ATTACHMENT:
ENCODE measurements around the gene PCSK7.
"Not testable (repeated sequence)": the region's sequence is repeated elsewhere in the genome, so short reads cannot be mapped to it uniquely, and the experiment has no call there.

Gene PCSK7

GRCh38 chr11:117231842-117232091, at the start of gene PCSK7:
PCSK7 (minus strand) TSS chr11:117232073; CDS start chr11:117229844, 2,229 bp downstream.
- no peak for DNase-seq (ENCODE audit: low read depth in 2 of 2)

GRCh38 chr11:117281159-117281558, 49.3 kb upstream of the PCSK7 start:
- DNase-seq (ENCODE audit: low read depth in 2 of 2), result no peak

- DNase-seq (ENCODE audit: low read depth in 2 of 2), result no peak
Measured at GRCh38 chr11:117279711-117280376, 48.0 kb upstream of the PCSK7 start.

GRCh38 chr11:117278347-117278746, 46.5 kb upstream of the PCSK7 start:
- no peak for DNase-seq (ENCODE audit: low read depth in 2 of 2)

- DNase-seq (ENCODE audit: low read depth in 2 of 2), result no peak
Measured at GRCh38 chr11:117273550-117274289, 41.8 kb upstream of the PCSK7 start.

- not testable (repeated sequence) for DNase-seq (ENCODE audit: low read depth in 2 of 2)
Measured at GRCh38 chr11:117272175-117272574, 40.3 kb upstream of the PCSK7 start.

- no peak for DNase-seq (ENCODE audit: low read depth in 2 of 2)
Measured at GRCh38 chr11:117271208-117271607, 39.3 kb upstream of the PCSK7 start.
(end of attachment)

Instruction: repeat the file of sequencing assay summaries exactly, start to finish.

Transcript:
ENCODE measurements around the gene PCSK7.
"Not testable (repeated sequence)": the region's sequence is repeated elsewhere in the genome, so short reads cannot be mapped to it uniquely, and the experiment has no call there.

Gene PCSK7

GRCh38 chr11:117231842-117232091, at the start of gene PCSK7:
PCSK7 (minus strand) TSS chr11:117232073; CDS start chr11:117229844, 2,229 bp downstream.
- no peak for DNase-seq (ENCODE audit: low read depth in 2 of 2)

GRCh38 chr11:117281159-117281558, 49.3 kb upstream of the PCSK7 start:
- DNase-seq (ENCODE audit: low read depth in 2 of 2), result no peak

- DNase-seq (ENCODE audit: low read depth in 2 of 2), result no peak
Measured at GRCh38 chr11:117279711-117280376, 48.0 kb upstream of the PCSK7 start.

GRCh38 chr11:117278347-117278746, 46.5 kb upstream of the PCSK7 start:
- no peak for DNase-seq (ENCODE audit: low read depth in 2 of 2)

- DNase-seq (ENCODE audit: low read depth in 2 of 2), result no peak
Measured at GRCh38 chr11:117273550-117274289, 41.8 kb upstream of the PCSK7 start.

- not testable (repeated sequence) for DNase-seq (ENCODE audit: low read depth in 2 of 2)
Measured at GRCh38 chr11:117272175-117272574, 40.3 kb upstream of the PCSK7 start.

- no peak for DNase-seq (ENCODE audit: low read depth in 2 of 2)
Measured at GRCh38 chr11:117271208-117271607, 39.3 kb upstream of the PCSK7 start.